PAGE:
UPDATE: Central Ohio Transit Authority Ready for Transition to CNG Fleet

UPDATE (5/21/2013, 10:13pm ET): Earlier this month, the Central Ohio Transit Authority (COTA) released its first 30 CNG buses for use.  While they don’t look much different than the typical diesel-fuel bus, COTA will definitely notice the difference in cost.  They pay about $3.20 for a gallon of diesel fuel, but will pay only about 80 cents for a gallon equivalent of natural gas.  All told, COTA could save $28,800 a year in fuel costs for each bus.  Akron’s METRO Regional Transit Authority saved about $600,000 on fuel last year because of their CNG vehicles.

Currently, COTA has more than 320 buses. They hope to transition the entire fleet to CNG over the next 12 years at a pace of about 30 each year.  Jeff Hiott, a senior program manager with the American Public Transportation Association commented on the difference between diesel and CNG:

“A diesel-fueled bus is still the cheapest buy. However, when you look at everything combined, you can realize some savings there.” –Jeff Hiott (COTA’s cheap-fuel buses roll out today, 5/6/13)

That’s certainly good news for taxpayers in Central Ohio.

COTA isn’t alone in their quest for a cleaner and cheaper fuel for public transportation.  More than a third of transit buses nationwide were hybrids or used an alternative fuel in 2011. According to the American Public Transportation Association, that’s up from 10 percent a decade earlier.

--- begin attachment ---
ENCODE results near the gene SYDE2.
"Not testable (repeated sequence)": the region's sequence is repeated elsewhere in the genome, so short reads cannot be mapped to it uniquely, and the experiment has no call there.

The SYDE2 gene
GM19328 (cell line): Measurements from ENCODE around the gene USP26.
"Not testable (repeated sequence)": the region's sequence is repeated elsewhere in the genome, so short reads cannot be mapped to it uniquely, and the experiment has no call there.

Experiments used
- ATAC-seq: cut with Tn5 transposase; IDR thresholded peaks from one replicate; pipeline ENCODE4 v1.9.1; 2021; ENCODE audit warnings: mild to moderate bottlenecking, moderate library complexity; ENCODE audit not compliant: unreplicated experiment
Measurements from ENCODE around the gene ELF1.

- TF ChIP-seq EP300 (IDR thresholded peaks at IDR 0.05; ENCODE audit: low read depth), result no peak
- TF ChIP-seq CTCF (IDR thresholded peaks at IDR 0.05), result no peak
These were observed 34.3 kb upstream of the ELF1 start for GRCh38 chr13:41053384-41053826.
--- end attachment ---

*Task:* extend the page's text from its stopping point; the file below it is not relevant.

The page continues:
- Original post from November 20, 2012 -

Last week, the International Energy Agency (IEA) released its annual forecast for international energy production. Their findings were nothing short of astounding, however they may have surprised few as America’s shale development has taken off in the past years with much fanfare.

The agency, which advises industrialized nations on energy policy, projects the United States will become the world’s largest producer of natural gas by 2015, surpassing Russia as the world’s natural gas juggernaut. The report also identified the United States becoming the world’s top oil producer in 2017, replacing Saudi Arabia as the highest-producing nation.

This is a direct result of expanding shale development taking place across the country, including in Ohio’s Utica Shale. And businesses are taking full advantage of the opportunities these domestic energy resources are providing.

As the IEA released its report, the Central Ohio Transit Authority (COTA) was beginning preparations to convert their fleet to compressed natural gas (CNG) powered busses. In late April, COTA expects to receive their first 30 CNG vehicles, marking the first steps in the process of a full conversion.

Long-term, this move will reduce both operational costs and the carbon emissions of the fleet. COTA expected to spend about $12 million on diesel this year, and notes the switch to CNG could cut their fuel budget by about two-thirds once completed. The reduction of operating costs – thanks to an abundance of natural gas available thanks to shale development, is a driving factor in the conversion, as COTA CEO Curtis Stitt explained in an interview with Columbus Business First: